Mechanisms of reduction of mitral regurgitation by cardiac resynchronization therapy

Dragos Vinereanu, Mark S Turner, Robert A Bleasdale, Catherine E Mumford, Mircea Cinteza, Michael P Frenneaux, Alan G Fraser
Journal of the American Society of Echocardiography 2007, 20 (1): 54-62

OBJECTIVES: We sought to investigate the effects of improved left ventricular (LV) synchrony on secondary mitral regurgitation in patients receiving cardiac resynchronization therapy for severe heart failure.

METHODS: A total of 22 patients, aged 63 +/- 8 years, were studied during sinus rhythm (unpaced), during LV pacing, and during biventricular pacing. Echocardiography was used to assess LV shape, mitral valve morphology and function, and global systolic and diastolic function. Mechanical ventricular synchrony was calculated from regional systolic timings and velocities, using tissue Doppler.

RESULTS: Synchronicity index of LV longitudinal function improved from 36 +/- 19 to 14 +/- 8 milliseconds with LV pacing, and from 31 +/- 17 to 12 +/- 7 milliseconds with biventricular pacing (both P < .01). Heterogeneity of myocardial velocities decreased and mean systolic longitudinal velocity increased. Long-axis and short-axis systolic dimensions decreased, and the LV became less spherical. Apical displacement of coaptation from the plane of the mitral annulus, and annular diameter, were reduced. The severity of mitral regurgitation decreased: vena contracta diameter decreased from 5.3 +/- 1.7 to 4.1 +/- 1.5 mm with LV pacing, and from 5.2 +/- 1.7 to 4.0 +/- 1.7 mm with biventricular pacing (both P < .05), correlating with the increase in mean systolic longitudinal velocity (r = -0.49 for LV pacing and r = -0.67 for biventricular pacing, both P < .05).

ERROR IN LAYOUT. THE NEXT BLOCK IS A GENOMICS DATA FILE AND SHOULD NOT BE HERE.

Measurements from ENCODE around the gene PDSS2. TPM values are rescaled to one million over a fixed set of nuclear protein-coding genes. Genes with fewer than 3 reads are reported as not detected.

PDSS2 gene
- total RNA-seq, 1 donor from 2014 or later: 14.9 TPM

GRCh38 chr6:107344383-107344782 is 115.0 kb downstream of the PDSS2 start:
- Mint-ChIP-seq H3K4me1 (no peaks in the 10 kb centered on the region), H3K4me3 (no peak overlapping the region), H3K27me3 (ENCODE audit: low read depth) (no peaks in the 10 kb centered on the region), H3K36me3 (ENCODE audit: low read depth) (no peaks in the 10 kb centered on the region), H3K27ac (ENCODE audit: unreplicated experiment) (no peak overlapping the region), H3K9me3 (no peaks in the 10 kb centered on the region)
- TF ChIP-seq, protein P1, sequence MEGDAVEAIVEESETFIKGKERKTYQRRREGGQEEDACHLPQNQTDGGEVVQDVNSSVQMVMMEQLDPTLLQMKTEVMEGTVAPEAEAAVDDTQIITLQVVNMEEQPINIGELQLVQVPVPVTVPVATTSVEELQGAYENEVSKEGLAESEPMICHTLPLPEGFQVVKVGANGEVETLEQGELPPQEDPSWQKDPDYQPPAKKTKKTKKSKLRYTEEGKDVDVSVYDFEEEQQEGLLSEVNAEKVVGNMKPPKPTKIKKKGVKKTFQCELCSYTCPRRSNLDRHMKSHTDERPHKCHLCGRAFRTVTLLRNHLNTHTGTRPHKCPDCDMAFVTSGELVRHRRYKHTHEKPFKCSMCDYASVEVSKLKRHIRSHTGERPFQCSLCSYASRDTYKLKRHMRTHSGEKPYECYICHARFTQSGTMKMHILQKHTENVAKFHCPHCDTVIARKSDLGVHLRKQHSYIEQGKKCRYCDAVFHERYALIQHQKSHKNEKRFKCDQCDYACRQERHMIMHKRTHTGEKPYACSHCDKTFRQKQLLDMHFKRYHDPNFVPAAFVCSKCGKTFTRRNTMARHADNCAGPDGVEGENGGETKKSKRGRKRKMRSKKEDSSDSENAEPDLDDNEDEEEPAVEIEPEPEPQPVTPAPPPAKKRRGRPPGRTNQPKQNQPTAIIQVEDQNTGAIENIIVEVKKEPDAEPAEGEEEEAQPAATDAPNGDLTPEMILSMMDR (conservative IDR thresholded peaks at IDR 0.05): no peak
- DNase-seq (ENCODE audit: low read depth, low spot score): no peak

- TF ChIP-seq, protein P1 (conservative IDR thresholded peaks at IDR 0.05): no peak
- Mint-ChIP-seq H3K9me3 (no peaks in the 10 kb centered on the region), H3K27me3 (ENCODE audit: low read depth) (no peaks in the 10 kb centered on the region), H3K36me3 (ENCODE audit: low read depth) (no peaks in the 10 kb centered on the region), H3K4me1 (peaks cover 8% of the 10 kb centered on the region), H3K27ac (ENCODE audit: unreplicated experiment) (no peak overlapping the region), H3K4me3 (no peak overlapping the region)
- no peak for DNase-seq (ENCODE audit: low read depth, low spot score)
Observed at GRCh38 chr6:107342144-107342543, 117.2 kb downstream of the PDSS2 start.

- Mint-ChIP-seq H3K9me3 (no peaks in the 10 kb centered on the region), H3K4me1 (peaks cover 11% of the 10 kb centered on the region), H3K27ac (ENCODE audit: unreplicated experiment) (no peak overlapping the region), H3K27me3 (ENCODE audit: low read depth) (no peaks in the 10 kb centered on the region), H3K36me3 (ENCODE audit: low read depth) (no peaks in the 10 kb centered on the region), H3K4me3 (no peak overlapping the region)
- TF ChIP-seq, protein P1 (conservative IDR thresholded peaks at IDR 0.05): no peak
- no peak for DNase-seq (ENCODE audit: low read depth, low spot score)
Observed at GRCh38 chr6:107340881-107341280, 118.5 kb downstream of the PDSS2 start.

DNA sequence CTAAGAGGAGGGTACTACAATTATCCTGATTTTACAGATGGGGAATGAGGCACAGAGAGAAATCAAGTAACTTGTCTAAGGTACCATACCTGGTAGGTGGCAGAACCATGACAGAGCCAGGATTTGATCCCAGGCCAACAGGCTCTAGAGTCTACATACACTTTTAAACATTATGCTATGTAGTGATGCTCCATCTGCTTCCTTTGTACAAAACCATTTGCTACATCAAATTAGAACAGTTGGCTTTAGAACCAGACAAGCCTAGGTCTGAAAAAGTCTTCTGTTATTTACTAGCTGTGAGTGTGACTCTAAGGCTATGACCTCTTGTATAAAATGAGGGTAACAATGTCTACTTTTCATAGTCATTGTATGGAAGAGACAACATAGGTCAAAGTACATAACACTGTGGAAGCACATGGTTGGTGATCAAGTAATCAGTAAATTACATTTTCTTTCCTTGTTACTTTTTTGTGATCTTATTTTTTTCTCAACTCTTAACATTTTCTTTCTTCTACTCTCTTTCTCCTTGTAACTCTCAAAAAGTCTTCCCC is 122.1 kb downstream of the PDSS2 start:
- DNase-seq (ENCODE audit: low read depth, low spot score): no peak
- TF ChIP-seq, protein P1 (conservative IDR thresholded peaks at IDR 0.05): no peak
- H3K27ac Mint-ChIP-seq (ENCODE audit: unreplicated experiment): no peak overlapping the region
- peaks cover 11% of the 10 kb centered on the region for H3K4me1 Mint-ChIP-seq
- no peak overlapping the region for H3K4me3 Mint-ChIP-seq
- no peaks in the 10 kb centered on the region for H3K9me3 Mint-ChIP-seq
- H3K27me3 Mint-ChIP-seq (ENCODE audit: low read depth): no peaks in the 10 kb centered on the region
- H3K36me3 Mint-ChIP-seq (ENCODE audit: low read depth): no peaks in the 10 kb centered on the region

CONCLUSIONS: Cardiac resynchronization reduces mitral regurgitation by improving LV mechanical synchrony, which leads to an increase in LV longitudinal function and a reduction in subvalvar traction.

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